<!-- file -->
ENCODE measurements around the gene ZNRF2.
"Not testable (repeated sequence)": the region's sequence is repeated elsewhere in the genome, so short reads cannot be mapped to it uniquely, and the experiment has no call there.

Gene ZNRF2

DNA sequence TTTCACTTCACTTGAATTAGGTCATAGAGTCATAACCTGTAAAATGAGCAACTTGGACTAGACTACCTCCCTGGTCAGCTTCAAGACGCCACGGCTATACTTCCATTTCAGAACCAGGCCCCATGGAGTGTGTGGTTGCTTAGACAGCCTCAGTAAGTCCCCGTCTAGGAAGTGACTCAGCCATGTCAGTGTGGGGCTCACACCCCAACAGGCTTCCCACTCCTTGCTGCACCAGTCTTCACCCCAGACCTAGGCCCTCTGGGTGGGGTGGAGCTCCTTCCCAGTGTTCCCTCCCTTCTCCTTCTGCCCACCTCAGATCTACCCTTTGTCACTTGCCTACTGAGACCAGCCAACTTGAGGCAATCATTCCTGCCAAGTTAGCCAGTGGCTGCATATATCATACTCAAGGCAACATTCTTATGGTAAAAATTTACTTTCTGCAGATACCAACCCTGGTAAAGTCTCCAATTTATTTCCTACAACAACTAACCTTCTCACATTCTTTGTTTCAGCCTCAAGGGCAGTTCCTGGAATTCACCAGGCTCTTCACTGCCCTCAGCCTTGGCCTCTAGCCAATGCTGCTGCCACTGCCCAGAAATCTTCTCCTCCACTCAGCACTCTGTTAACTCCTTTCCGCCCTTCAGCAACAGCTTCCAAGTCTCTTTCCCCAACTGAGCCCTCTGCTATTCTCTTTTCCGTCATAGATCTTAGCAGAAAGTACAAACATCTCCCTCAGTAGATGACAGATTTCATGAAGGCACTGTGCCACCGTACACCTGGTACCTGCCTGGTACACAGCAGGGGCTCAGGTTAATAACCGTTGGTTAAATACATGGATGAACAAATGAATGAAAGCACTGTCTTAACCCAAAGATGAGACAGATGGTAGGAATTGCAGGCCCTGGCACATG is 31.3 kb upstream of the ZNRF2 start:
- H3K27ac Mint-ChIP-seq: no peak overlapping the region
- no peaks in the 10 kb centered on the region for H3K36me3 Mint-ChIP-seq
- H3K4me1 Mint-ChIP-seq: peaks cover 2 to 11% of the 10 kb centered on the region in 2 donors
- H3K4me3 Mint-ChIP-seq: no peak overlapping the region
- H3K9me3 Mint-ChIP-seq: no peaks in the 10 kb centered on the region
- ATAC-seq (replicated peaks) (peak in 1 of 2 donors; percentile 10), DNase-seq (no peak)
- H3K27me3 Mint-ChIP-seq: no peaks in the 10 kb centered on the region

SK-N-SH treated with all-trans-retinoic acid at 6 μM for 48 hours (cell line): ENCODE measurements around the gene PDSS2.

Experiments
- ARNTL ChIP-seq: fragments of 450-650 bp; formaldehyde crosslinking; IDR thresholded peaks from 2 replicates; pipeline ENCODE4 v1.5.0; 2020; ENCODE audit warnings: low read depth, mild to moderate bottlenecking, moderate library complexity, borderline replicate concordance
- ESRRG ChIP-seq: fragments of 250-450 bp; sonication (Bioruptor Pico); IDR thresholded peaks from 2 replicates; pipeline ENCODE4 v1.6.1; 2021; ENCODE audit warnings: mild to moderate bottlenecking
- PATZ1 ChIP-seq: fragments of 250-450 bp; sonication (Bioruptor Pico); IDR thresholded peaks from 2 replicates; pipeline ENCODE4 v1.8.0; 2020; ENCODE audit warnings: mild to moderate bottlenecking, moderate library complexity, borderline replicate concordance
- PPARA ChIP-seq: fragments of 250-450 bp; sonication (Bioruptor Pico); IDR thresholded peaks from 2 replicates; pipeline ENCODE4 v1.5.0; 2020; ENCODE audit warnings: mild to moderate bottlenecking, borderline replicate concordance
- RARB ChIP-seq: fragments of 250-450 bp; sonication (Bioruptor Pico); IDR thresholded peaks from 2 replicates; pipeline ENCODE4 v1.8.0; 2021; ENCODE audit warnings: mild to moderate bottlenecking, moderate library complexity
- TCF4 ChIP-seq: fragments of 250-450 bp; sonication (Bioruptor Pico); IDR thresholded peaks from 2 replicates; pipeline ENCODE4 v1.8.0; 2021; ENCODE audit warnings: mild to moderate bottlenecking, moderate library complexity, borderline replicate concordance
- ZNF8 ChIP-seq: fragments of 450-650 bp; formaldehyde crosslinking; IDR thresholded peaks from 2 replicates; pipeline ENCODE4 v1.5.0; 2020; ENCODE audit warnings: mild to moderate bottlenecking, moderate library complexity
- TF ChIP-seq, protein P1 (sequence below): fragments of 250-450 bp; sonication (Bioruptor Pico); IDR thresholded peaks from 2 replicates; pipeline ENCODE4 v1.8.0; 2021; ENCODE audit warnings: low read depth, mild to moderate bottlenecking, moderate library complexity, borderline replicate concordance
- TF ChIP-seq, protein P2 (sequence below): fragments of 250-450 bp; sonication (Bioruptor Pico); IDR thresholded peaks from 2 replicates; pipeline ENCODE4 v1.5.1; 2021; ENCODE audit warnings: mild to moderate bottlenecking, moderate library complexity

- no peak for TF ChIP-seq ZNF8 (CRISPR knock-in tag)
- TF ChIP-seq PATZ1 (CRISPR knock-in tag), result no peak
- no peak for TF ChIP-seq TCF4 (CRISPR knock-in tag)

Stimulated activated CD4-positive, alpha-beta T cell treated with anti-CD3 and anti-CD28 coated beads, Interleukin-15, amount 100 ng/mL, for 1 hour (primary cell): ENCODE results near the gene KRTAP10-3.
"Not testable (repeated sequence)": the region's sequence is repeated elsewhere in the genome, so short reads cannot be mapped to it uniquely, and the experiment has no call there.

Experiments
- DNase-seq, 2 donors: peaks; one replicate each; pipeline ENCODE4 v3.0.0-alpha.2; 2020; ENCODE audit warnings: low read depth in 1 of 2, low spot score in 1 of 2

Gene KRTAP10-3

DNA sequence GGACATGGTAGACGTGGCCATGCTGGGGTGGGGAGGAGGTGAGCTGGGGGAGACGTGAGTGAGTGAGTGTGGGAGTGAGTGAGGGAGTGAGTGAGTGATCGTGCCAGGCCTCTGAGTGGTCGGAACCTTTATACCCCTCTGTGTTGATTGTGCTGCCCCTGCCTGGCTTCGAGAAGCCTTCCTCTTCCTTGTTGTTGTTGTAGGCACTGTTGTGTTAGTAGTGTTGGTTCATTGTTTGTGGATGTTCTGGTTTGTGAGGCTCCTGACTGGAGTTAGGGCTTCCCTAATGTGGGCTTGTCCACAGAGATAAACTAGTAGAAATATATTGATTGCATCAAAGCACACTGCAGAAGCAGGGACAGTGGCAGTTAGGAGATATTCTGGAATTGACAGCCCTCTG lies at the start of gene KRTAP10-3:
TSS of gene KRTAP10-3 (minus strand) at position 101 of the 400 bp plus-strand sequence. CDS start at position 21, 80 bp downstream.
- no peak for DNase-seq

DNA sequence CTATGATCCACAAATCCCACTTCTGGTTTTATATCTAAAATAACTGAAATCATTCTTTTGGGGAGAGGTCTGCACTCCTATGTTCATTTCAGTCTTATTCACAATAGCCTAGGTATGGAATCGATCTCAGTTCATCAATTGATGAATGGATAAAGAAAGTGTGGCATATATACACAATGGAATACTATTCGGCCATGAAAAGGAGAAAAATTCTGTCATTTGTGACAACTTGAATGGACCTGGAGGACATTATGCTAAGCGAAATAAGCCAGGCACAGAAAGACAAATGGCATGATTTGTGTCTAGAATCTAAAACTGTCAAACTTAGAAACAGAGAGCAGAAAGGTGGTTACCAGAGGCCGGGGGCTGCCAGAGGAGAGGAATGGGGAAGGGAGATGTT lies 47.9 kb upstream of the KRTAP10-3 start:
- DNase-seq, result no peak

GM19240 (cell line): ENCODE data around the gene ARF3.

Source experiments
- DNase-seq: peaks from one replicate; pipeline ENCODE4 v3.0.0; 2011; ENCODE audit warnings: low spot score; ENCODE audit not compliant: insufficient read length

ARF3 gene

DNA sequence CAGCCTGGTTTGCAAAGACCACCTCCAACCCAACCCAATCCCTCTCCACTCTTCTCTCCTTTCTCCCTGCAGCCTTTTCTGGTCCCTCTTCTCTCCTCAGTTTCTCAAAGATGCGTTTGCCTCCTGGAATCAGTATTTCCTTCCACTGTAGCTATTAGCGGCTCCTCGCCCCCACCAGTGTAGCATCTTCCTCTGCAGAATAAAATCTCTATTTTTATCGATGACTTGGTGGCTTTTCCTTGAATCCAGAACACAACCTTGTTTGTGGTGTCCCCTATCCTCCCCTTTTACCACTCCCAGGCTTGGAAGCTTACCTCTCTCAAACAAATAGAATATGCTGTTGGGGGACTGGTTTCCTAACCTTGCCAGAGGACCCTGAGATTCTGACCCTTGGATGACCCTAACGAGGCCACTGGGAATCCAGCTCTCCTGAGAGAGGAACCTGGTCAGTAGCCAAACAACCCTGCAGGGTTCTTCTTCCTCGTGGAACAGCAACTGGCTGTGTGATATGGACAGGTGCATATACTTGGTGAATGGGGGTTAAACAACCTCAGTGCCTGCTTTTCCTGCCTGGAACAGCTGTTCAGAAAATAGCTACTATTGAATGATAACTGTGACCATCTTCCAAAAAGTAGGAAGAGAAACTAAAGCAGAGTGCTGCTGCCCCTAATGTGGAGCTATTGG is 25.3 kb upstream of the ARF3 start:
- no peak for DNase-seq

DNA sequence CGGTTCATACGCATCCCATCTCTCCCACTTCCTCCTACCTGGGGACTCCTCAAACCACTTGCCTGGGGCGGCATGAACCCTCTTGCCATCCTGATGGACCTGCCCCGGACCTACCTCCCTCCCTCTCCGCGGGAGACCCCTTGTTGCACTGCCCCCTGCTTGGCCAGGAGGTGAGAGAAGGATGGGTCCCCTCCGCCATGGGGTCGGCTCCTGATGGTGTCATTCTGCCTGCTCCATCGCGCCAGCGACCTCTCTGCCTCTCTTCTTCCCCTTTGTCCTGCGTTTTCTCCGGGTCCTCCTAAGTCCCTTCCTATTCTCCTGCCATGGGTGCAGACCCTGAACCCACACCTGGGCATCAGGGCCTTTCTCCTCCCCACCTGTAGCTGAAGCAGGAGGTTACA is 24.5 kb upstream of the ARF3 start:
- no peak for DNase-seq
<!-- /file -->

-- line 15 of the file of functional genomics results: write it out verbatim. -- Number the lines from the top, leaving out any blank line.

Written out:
- ESRRG ChIP-seq: fragments of 250-450 bp; sonication (Bioruptor Pico); IDR thresholded peaks from 2 replicates; pipeline ENCODE4 v1.6.1; 2021; ENCODE audit warnings: mild to moderate bottlenecking